AUT Students create a game-changing alternative to women's sanitary products

May 25, 2018

AUT Students create a game-changing alternative to women's sanitary products

Shara Quin, (left) and Mia Evans (right) are third-year AUT students producing a women's sanitary product that holds safety, transparency and the environment at utmost importance. Photo: Grace Ellis

Two passionate AUT students are creating a sanitary product that is not only safe for women to use but is also friendly to the environment.

Co Kaha Studios aim to create a successful premium female hygiene range made from 100 per cent pure hemp fibre.

Led by 20-year-old industrial design students Shara Quin and Mia Evans, the duo is currently in the process of producing and commercialising a biodegradable hemp fibre tampon.

Ms Quin says whilst standard cotton tampons can be laced with chemicals and synthetic materials, the Co Kaha tampon will be completely natural and free of harmful substances.

“We want to be transparent about what we are putting in our product and where the hemp is coming from. Because we’re not putting anything nasty in there, it’s fairly easy to be open with that stuff,

Hemp has some really cool properties. It’s anti-bacterial, anti-fungal and more absorbent than cotton.” says Ms Evans

After winning the Raising the Baa Wool Innovation competition last year, the students says their original design to utilise wool in the sanitary products looked good on paper but didn’t work well in production.

“We found ourselves adding in other fibres to make the wool behave in the way we wanted. Hemp had all the properties that we were trying to exploit with wool,” says Ms Quin.

Graedon Parker, activist and founder of Hemp for Victory, says “People should be utilising hemp in Aotearoa because the potential it has for NZ to steer away from resources that are taking away from the planet rather than giving back.”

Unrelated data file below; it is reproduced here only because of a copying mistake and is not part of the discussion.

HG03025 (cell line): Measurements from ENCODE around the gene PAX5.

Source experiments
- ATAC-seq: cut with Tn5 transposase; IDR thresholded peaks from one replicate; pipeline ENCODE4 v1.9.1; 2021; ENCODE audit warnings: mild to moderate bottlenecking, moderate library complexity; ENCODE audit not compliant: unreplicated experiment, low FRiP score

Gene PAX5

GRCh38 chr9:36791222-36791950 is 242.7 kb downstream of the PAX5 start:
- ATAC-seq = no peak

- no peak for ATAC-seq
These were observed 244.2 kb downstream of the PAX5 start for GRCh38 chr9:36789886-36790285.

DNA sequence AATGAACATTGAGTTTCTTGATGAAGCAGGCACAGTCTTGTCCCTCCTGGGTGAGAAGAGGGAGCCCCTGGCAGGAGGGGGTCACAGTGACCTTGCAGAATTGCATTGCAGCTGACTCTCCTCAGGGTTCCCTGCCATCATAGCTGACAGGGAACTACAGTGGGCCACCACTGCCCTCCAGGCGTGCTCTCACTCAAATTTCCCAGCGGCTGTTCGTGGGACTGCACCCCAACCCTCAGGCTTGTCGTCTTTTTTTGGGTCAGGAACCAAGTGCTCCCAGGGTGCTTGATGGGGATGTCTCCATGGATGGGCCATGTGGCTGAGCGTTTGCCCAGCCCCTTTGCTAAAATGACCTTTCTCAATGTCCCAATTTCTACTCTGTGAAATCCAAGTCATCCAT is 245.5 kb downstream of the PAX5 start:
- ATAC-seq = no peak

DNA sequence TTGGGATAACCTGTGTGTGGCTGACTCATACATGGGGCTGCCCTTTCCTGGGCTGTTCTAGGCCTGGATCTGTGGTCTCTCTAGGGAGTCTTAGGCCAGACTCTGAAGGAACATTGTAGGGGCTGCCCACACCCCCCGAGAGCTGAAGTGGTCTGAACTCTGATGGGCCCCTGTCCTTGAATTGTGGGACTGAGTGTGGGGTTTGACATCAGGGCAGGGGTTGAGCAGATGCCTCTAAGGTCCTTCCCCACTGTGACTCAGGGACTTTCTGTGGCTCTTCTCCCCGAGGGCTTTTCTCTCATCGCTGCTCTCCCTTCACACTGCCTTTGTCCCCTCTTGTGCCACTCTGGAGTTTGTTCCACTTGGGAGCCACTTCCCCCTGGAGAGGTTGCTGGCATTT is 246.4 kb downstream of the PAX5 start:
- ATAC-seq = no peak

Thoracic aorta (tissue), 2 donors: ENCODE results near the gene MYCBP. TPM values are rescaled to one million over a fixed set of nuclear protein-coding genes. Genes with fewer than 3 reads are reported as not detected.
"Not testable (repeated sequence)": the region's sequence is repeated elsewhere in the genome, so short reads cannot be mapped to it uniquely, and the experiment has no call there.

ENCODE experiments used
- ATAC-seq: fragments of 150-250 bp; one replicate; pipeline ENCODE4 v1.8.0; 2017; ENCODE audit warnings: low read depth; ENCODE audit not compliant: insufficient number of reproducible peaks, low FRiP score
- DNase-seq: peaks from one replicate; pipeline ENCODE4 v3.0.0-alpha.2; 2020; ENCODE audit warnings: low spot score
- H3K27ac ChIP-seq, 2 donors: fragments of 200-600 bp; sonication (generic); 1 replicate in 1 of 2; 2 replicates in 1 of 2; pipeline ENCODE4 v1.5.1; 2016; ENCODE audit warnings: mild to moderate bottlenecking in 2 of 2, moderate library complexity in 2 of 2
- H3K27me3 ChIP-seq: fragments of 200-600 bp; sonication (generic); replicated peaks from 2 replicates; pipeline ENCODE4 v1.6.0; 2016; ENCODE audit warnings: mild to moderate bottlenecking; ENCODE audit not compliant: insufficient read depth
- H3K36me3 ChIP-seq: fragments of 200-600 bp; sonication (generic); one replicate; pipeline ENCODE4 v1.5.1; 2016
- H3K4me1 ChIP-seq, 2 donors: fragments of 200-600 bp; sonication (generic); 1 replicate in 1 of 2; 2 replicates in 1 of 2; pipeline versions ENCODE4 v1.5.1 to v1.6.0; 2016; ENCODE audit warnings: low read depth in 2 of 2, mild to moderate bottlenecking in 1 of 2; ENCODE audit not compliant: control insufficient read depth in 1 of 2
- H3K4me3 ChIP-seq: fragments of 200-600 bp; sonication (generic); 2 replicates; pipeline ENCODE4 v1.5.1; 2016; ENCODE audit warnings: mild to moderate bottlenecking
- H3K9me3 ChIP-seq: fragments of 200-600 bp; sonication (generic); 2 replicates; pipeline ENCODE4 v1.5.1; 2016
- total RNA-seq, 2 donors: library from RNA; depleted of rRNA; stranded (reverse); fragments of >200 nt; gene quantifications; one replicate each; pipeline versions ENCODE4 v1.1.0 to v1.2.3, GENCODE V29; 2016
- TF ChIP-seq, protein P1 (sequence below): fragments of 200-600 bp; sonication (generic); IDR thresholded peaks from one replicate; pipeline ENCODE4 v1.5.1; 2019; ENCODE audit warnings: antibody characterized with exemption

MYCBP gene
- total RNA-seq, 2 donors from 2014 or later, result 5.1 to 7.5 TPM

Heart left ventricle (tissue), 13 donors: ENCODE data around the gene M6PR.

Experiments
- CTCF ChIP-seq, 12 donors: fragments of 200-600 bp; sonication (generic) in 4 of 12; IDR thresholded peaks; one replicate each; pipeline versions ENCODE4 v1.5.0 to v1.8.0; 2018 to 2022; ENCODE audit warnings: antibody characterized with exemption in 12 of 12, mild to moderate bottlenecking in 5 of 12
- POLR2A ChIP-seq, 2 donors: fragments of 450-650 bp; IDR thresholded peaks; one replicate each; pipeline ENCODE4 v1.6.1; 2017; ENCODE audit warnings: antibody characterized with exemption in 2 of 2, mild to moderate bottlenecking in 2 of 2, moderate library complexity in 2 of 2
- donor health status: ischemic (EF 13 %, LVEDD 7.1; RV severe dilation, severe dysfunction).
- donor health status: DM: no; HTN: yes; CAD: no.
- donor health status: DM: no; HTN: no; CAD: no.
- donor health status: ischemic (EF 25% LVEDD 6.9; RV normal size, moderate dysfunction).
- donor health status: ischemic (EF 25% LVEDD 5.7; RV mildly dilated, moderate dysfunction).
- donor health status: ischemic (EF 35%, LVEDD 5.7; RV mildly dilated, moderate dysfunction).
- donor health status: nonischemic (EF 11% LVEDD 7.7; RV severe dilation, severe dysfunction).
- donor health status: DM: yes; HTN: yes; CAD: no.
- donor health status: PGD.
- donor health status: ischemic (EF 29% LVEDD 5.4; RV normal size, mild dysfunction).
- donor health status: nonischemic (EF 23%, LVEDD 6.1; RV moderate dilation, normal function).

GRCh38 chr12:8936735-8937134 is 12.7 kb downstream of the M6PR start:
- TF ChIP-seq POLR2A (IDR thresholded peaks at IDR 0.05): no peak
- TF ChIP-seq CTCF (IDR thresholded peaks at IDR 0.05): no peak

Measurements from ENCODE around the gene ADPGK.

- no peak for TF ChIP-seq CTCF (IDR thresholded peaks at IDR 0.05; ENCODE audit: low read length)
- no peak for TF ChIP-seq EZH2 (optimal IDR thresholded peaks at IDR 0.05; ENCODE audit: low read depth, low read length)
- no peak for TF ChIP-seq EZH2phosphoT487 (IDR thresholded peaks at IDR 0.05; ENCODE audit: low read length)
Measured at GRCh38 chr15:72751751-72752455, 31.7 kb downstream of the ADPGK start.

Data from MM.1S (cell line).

Mr Parker says cotton farming is one of the worst causes of environmental pollution because it is extremely water and pesticide intensive.

In order to produce the equivalent of one cotton t-shirt and a pair of jeans, 20,000 litres of water is needed, whilst hemp uses approximately half this amount.

However, Mr Parker says he has seen a massive shift in awareness towards hemp over the years and believes people are realising the potential of hemp-based products.

Alongside personal hygiene products, hemp can also be used for food, oils, textiles and building material.

Whilst Co Kaha hopes to source their hemp locally in the future, the girls currently have a supplier overseas due to limited processing facilities in New Zealand.

Mr Parker says out-sourcing hemp is one of the biggest bottlenecks stopping the growth of the industry in Aotearoa, because little investment has been put into the business over the past 50 years.

Mr Parker says he hopes that by 2020, New Zealand will have the machinery to process and utilise hemp.

Co Kaha Studios plan to release the hemp fibre tampon in June next year after all trials are complete.

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